Little did we know at the beginning of the day that this truly was our last day of summer. In the afternoon, I got a call that Levi had been accepted into the charter school that the other kids attend. So instead of having kids at four schools, like I did last year, they'll all be in just two. Praise be! And school starts tomorrow! Roscoe has tomorrow to take care of a few loose ends--like getting his driver's license--then he's off for a weekend Scout trip before he starts school on Monday.

This was a great summer. The summer Betsy and Roscoe were both with us. The summer we finally had time to relax and enjoy our complete family. I'm glad we ended with a bang.

Friday, August 12, 2011


Things I rarely do now that I have teens
  • Vacuum.
  • Unload the dishwasher.
  • Mow the lawn.
  • Hire a babysitter.
  • Take more than a couple kids to the store.
  • Watch a show or movie I can't justify the moral soundness of.
  • Clock out at eight o'clock.
Things I do now that I have teens
  • Drive endless circles around the church parking lot giving driving lessons.
  • Stay up late waiting for someone to come home.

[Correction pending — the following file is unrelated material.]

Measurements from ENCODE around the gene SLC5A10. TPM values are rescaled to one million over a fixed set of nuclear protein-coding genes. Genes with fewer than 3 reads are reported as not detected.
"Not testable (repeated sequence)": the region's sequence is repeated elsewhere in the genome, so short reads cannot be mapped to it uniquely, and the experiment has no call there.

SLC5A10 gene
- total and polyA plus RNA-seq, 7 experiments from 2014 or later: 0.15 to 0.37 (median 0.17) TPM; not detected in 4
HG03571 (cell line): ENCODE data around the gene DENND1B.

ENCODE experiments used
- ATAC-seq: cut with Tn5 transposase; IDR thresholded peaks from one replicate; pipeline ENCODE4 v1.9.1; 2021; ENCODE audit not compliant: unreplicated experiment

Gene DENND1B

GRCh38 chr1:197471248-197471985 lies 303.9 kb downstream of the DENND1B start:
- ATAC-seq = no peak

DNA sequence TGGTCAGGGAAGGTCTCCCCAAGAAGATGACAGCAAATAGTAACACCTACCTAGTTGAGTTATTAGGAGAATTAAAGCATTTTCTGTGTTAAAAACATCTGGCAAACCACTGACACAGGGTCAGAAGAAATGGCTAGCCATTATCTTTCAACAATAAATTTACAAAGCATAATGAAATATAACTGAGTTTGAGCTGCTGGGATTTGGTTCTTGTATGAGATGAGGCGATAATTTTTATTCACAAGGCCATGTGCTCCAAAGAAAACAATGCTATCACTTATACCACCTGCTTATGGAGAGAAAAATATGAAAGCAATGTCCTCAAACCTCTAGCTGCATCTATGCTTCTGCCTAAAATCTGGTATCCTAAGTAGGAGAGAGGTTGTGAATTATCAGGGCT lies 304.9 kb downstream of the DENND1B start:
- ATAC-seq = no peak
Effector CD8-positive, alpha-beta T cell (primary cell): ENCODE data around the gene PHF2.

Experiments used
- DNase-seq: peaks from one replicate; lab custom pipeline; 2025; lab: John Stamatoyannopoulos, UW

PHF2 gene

• Parent when they'll accept it, which usually comes after nine o'clock.
  • Discuss gender roles, sex, intimacy, real men, atheism, choosing a career, religious doubt.
  • Buy shoes and clothing in sizes larger than my husband’s.
  • Monitor shaving and use of deodorant.
  • Call my children "dude." (Somehow it softens the blow to say, "Dude, do your chores" or "Dude, that was lame.")
  • Watch tasteless youtube clips.
  • Spend hundreds of dollars to register for school.
  • Spend hundreds of dollars on groceries--frequently.
  • Listen to rap and pop.
  • Worry more.

Thursday, August 11, 2011

Summer Theater

Summer’s winding down, and it just didn’t seem long and lazy enough. We’ve already been to Roscoe and Logan’s schools to fill out forms, pick up schedules, stand in lines, and hand over checks.  Logan and Haley start school next week.

Last night we went, for the second time, to the Shakespeare-in-the-park performance of Coriolanus that Roscoe is in. Roscoe fills like four different roles as a soldier, citizen, and rebel. The production does a fantastic job of modernizing the story with costumes and blocking. The actors deliver their lines like real communication, not just iambic pentameter. Jesse, of course, lost interest long before the final scene, so sometimes behind the stage we could see him running through the grass wielding his light saber.